Trial record 4 of 50 for:    "21-hydroxylase deficiency"

Examining Genetic Differences Among People With 21-Hydroxylase Deficiency

This study has been completed.
Sponsor:
Information provided by:
Office of Rare Diseases (ORD)
ClinicalTrials.gov Identifier:
NCT00542841
First received: October 10, 2007
Last updated: June 1, 2009
Last verified: June 2009
  Purpose

Congenital adrenal hyperplasia (CAH) is a genetic disorder that affects the amount of steroids that the body forms. The most common form of CAH is 21-hydroxylase deficiency (21OHD), which leads to cortisol deficiency. This, in turn, causes the development of mature masculine characteristics in newborn, prepubescent, and grown females and in prepubescent males. 21OHD is known to be caused by the mutation of a specific gene. However, symptom severity among people with 21OHD varies, and adults seem to be less affected than children. This study will examine participants' DNA to determine what other genes may affect the severity of 21OHD and may make the disease milder in adults than in children.


Condition Intervention
21-Hydroxylase Deficiency
Procedure: Hydrocortisone withdrawal

Study Type: Interventional
Study Design: Allocation: Non-Randomized
Endpoint Classification: Safety/Efficacy Study
Intervention Model: Single Group Assignment
Masking: Open Label
Primary Purpose: Diagnostic
Official Title: Modifier Genes in 21-Hydroxylase Deficiency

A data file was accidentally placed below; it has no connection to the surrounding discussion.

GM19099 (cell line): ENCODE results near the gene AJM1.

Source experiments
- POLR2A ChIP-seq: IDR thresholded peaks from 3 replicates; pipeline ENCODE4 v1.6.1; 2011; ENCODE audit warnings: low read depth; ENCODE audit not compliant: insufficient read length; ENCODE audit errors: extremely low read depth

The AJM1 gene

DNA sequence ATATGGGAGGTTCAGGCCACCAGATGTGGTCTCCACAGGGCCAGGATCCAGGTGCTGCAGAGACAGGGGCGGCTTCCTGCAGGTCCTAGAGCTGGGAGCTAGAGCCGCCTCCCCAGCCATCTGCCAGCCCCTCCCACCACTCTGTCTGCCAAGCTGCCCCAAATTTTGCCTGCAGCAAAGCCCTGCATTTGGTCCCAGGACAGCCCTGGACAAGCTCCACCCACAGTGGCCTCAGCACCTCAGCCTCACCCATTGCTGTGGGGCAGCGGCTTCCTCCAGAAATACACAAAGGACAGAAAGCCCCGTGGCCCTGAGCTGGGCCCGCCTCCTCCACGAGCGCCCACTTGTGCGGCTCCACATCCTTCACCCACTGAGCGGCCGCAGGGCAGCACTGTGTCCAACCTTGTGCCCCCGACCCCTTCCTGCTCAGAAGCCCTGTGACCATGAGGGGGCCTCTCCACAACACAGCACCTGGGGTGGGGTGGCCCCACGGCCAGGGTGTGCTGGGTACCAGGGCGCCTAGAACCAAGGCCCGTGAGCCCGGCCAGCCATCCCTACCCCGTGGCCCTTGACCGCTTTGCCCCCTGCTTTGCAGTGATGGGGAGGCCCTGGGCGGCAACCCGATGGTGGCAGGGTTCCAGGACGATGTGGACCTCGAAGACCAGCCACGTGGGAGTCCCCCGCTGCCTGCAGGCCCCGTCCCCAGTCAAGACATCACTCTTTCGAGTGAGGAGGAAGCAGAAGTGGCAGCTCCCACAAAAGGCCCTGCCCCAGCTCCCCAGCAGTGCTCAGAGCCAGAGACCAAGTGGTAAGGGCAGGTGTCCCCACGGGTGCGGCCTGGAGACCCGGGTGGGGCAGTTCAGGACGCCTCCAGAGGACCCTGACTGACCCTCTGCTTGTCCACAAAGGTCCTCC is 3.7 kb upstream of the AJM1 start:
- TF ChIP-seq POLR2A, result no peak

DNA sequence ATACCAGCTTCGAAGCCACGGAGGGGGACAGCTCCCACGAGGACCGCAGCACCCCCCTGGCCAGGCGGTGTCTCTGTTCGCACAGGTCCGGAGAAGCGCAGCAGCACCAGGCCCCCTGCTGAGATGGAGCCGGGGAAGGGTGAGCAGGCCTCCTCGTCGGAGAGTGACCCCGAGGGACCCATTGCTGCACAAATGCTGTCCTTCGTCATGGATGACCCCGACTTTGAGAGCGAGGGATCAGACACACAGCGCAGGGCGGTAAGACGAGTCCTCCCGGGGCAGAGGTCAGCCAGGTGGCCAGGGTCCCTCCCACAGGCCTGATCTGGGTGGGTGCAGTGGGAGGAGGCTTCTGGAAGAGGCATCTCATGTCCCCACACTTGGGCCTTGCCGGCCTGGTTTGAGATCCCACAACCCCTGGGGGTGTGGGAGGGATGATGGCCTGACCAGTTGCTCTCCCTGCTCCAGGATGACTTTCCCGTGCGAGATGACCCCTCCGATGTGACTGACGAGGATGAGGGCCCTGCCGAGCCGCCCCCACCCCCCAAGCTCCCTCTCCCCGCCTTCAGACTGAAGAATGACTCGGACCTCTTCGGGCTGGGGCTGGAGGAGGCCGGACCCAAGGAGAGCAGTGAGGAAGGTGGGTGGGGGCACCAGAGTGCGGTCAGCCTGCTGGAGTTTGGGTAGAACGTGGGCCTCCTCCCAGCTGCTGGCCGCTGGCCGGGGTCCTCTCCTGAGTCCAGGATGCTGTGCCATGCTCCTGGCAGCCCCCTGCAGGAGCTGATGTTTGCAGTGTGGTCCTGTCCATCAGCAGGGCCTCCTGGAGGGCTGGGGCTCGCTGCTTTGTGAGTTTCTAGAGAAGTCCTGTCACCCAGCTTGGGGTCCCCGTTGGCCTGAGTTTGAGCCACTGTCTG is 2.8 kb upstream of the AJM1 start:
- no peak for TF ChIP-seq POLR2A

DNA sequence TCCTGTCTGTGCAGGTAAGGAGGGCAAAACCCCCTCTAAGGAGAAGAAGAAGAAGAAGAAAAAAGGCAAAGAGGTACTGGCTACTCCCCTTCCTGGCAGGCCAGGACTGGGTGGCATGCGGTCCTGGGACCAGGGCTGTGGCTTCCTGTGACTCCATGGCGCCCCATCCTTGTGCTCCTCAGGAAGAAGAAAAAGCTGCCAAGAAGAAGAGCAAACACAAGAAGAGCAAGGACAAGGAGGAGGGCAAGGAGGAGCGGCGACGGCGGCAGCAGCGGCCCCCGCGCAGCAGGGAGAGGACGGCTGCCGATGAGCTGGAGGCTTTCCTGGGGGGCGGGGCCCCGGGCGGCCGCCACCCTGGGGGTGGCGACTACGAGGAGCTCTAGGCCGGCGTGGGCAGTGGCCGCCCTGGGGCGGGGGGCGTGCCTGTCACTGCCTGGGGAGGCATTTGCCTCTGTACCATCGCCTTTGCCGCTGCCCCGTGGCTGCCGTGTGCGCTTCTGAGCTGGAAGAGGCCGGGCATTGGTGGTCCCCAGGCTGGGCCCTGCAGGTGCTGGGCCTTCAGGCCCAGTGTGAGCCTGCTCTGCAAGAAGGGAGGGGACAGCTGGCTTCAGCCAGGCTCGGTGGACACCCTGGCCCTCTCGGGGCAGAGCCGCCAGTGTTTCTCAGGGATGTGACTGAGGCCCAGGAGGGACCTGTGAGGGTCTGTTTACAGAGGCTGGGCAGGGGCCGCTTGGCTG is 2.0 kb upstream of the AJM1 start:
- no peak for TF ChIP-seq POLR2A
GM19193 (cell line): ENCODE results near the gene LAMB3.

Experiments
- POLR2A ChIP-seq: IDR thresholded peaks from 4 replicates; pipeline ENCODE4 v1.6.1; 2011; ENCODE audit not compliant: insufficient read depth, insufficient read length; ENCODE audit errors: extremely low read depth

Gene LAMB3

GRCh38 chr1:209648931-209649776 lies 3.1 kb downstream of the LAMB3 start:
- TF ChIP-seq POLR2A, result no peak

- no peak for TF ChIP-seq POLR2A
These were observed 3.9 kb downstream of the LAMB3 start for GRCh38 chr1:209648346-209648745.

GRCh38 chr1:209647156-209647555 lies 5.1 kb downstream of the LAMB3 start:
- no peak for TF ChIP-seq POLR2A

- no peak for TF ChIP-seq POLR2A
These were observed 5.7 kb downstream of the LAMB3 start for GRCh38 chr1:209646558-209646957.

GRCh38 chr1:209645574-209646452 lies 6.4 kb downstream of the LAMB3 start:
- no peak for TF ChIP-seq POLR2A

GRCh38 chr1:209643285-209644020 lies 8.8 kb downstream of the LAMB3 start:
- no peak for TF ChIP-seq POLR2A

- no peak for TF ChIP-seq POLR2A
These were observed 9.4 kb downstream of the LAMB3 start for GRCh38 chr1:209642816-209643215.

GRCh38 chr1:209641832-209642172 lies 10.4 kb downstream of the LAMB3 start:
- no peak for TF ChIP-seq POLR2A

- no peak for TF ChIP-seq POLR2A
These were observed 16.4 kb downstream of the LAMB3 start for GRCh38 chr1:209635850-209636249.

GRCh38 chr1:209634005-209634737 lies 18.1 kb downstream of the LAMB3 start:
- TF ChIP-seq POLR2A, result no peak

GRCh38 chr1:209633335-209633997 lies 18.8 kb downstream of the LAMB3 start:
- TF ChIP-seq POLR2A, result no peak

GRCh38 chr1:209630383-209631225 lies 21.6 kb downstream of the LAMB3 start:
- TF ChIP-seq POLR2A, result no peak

Resource links provided by NLM:


Further study details as provided by Office of Rare Diseases (ORD):

Primary Outcome Measures:
  • Serum 17-hydroxyprogesterone/cortisol ratio [ Time Frame: After cosyntropin administration ] [ Designated as safety issue: No ]

Secondary Outcome Measures:
  • Many other serum and urine steroids, metabolites, and precursors [ Time Frame: Before and after cosyntropin administration ] [ Designated as safety issue: No ]

Estimated Enrollment: 99
Study Start Date: August 2007
Study Completion Date: March 2009
Primary Completion Date: March 2009 (Final data collection date for primary outcome measure)
Arms Assigned Interventions
Experimental: 1 Procedure: Hydrocortisone withdrawal
This is considered a non-standard treatment. On Day 1, participants will receive one 10-mg pill of hydrocortisone. On Day 3, participants will receive intravenously a medicine called cosyntropin, a synthetic form of a hormone that the body makes. Participants will receive one last pill of hydrocortisone prior to the end of the study.

Detailed Description:

CAH is a genetic steroidogenesis disorder. The most common form, 21OHD, leads to cortisol deficiency and, in turn, an excess of androgen, a hormone that promotes the development and maintenance of male sex characteristics. As a result of this androgen excess, prepubescent males and newborn, prepubescent, and grown females exhibit mature masculine characteristics. The symptoms and severity of 21OHD vary among individuals with the disease and in adults versus children. The reasons for these differences are not yet known. Current therapy for 21OHD consists of administration of glucocorticoids to replace cortisol and suppress excessive pituitary function. With more information about what genes or factors contribute to the severity of 21OHD, researchers may be able to better treat children and adults with the disease. This study will examine participants' DNA to determine what other genes may affect the severity of 21OHD and may make the disease milder in adults than in children.